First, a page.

The 2017 E. Lucy Braun award was won by Benjamin J. Wilson, a postdoctoral researcher at Florida International University, who recently defended his dissertation entitled, “Drivers and Mechanisms of Peat Collapse in Coastal Wetlands.” Wilson’s poster presented research findings centered around exploring if the negative impacts of saltwater intrusion in the Everglades could be offset by the increase in phosphorus load that accompanies such events. He found that gross and net ecosystem productivity both increased with saltwater influx, possibly due to the associated increases in phosphorus. However, salt negatively impacted root growth and led to an overall decrease in elevation. Judges were impressed by Benjamin’s clear explanations, great visualizations, and careful execution of his experiments.


2017 Forest Shreve Research Award winner Emily E. Ernst. Photo courtesy of Ernst.

Forest Shreve Research Award: Emily E. Ernst

Dr. Shreve was an internationally known American botanist devoted to the study of the distribution of vegetation as determined by soil and climate conditions, with a focus on desert vegetation. The Forest Shreve award supplies $1,000-2,000 to support ecological research by graduate or undergraduate student members of ESA in the hot deserts of North America (Sonora, Mohave, Chihuahua, and Vizcaino). 

ESA awards Emily E. Ernst with the Forest Shreve Research award. Ernst is a PhD candidate studying Ecology & Evolutionary Biology at Iowa State University working under the mentorship of Dr. Kirk Moloney. She is studying two problematic exotic grasses of the Sonoran and Mojave deserts, Schismus arabicus and Bromus rubens, and how the microhabitats beneath creosote bush may affect the distributions of these invaders. She is also investigating how their invasion may affect the pathways for potential desert fires to spread. She will use her award to better characterize microhabitat soil nutrient and water availability.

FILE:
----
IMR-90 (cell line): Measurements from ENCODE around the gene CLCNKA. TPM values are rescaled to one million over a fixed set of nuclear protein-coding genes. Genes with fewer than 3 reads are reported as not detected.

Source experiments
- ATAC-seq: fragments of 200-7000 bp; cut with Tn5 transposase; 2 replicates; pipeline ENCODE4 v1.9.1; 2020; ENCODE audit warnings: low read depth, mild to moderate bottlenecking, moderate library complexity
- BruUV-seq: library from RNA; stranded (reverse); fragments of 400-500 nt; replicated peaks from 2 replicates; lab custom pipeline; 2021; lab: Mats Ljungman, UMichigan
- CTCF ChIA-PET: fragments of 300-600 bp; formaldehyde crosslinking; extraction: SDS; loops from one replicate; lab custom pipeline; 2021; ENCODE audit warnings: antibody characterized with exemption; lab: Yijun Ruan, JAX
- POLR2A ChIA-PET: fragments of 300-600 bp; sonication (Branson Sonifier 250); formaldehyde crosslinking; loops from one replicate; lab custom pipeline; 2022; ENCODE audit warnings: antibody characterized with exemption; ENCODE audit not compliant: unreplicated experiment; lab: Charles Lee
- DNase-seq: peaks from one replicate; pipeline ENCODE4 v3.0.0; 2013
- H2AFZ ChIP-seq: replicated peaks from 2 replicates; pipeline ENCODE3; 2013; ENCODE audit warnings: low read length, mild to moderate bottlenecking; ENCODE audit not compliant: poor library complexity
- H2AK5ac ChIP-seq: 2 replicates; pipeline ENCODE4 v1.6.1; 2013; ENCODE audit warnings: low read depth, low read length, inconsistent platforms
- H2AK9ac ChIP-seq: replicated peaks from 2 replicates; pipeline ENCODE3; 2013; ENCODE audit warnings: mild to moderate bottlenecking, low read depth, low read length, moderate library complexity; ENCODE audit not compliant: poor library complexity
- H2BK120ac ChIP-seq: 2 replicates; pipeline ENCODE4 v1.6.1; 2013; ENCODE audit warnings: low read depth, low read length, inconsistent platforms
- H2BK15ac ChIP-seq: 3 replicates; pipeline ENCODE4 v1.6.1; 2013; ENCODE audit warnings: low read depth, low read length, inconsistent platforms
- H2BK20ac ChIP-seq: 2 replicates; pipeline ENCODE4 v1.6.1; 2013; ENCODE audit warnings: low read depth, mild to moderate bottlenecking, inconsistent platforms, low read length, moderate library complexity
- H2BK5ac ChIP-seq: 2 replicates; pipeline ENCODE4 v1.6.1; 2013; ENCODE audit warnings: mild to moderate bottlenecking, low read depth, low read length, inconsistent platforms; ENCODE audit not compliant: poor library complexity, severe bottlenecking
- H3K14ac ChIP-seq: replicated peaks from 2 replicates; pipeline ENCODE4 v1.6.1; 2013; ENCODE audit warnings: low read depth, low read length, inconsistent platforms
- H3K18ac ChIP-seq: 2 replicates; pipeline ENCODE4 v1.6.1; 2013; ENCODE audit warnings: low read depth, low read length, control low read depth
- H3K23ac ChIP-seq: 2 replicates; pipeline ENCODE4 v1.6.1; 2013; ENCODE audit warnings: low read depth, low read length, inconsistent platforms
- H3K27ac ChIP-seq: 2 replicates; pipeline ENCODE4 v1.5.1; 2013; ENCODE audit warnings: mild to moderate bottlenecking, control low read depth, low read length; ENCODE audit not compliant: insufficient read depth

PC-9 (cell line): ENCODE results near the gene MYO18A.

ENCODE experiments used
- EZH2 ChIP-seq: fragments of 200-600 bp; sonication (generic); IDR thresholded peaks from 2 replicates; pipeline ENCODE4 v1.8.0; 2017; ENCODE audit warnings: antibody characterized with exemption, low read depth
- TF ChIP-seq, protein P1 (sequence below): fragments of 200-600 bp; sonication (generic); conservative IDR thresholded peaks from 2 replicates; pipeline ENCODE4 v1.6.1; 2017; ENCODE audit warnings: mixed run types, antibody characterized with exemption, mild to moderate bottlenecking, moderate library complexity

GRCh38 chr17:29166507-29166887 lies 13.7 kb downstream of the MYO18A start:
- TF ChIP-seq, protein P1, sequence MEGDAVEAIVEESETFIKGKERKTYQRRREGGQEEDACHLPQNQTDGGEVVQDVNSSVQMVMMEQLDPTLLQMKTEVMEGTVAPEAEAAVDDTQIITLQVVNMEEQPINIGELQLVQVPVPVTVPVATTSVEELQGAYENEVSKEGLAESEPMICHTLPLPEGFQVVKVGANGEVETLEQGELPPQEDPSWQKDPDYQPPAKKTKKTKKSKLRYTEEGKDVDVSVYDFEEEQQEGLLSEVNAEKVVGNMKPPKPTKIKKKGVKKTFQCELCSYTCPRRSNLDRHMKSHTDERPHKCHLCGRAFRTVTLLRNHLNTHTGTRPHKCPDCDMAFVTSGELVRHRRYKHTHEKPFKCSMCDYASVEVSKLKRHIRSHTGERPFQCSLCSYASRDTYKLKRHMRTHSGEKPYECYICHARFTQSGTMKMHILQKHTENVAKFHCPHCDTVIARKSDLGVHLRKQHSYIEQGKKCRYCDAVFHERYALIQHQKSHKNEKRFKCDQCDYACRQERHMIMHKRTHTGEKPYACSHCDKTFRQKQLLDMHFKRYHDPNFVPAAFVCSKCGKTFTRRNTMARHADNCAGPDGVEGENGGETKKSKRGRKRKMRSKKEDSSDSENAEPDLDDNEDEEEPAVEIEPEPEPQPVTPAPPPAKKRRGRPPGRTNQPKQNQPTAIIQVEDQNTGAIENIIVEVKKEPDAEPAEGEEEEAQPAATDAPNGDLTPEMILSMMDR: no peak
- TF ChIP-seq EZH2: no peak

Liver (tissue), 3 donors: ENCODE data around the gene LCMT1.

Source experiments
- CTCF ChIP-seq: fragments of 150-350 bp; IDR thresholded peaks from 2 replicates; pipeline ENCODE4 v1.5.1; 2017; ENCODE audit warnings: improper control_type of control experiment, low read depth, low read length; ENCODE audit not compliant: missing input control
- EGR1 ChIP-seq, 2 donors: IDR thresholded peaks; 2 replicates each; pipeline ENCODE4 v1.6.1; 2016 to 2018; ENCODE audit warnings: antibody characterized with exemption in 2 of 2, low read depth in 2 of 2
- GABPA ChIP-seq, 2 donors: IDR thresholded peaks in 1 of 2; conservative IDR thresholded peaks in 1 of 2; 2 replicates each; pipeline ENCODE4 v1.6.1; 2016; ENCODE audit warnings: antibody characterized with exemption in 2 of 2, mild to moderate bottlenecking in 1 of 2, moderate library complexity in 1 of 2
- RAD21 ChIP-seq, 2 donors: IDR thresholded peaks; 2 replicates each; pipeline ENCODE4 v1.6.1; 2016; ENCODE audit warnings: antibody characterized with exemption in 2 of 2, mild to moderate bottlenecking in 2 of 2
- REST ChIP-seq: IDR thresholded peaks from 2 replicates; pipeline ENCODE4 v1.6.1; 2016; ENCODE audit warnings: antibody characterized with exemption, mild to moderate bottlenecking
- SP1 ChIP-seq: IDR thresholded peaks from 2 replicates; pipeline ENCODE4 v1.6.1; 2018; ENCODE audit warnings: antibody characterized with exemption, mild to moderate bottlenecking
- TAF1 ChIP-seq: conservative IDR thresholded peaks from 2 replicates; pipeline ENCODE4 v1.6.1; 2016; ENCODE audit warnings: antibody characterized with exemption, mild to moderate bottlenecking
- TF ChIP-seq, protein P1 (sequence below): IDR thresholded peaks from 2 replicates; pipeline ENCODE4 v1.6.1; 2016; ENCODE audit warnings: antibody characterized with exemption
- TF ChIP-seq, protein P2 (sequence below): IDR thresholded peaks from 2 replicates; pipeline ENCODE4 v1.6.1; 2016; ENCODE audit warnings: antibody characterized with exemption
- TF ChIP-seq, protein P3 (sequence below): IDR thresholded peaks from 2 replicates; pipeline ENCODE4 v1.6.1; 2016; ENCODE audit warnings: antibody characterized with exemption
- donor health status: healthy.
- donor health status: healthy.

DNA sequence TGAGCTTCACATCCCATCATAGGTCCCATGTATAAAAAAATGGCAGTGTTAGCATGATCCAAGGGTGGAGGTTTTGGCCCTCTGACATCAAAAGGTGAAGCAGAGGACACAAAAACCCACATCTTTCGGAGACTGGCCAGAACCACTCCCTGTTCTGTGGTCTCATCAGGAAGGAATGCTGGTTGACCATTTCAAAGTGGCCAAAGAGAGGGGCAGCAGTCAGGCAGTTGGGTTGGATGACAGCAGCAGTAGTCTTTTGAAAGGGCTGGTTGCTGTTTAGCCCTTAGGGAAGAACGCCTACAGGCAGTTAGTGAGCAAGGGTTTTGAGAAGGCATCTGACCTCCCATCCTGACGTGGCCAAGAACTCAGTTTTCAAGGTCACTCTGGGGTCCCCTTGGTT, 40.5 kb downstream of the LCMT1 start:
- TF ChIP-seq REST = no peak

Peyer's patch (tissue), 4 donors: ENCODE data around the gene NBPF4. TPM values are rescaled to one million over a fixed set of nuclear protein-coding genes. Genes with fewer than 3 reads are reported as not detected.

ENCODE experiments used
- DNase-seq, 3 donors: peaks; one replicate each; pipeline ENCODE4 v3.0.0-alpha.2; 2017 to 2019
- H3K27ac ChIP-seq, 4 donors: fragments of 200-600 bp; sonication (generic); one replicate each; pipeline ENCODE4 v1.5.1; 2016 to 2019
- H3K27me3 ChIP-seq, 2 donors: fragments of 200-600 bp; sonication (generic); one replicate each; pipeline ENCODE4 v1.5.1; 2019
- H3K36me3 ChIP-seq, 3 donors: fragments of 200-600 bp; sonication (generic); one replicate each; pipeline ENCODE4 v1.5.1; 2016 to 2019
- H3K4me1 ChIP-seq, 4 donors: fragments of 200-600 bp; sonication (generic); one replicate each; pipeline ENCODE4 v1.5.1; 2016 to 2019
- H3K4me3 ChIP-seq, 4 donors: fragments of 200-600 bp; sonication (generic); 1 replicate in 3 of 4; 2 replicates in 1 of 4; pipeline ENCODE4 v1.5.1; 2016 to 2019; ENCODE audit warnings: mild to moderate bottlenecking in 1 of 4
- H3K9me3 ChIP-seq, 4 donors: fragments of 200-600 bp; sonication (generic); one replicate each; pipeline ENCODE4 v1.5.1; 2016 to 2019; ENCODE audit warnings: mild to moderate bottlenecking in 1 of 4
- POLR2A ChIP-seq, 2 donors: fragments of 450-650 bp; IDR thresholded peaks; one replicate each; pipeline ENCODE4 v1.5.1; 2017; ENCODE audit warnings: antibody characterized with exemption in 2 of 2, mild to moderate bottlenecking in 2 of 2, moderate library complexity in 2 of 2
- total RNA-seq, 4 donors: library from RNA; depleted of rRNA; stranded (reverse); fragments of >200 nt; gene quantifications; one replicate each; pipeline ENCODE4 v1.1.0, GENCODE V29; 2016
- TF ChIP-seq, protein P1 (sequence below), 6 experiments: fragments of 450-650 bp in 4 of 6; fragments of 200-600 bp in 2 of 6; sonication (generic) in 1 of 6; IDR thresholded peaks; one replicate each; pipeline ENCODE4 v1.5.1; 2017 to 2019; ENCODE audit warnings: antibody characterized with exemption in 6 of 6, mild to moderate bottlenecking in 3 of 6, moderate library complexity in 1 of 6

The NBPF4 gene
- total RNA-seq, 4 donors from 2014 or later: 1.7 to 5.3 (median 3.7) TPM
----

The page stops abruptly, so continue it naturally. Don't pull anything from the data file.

2018 Annual Meeting in New Orleans, Louisiana
5–10 August 2018

Ecologists from 50 U.S. states, U.S. territories, and countries around the world will converge on New Orleans, Louisiana this August for the 103nd Annual Meeting of the Ecological Society of America. Up to 4,000 attendees are expected to gather for thousands of scientific presentations on breaking research and new ecological concepts at the Ernest N. Morial Convention Center on August 5th through 10th, 2018.

ESA invites press and institutional public information officers to attend for free. To apply, please contact ESA Public Information Manager Zoe Gentes directly at gro.asenull@setnegz. Walk-in registration will be available during the meeting.






The Ecological Society of America (ESA), founded in 1915, is the world’s largest community of professional ecologists and a trusted source of ecological knowledge, committed to advancing the understanding of life on Earth. The 9,000 member Society publishes five journals and a membership bulletin and broadly shares ecological information through policy, media outreach, and education initiatives. The Society’s Annual Meeting attracts 4,000 attendees and features the most recent advances in ecological science. Visit the ESA website at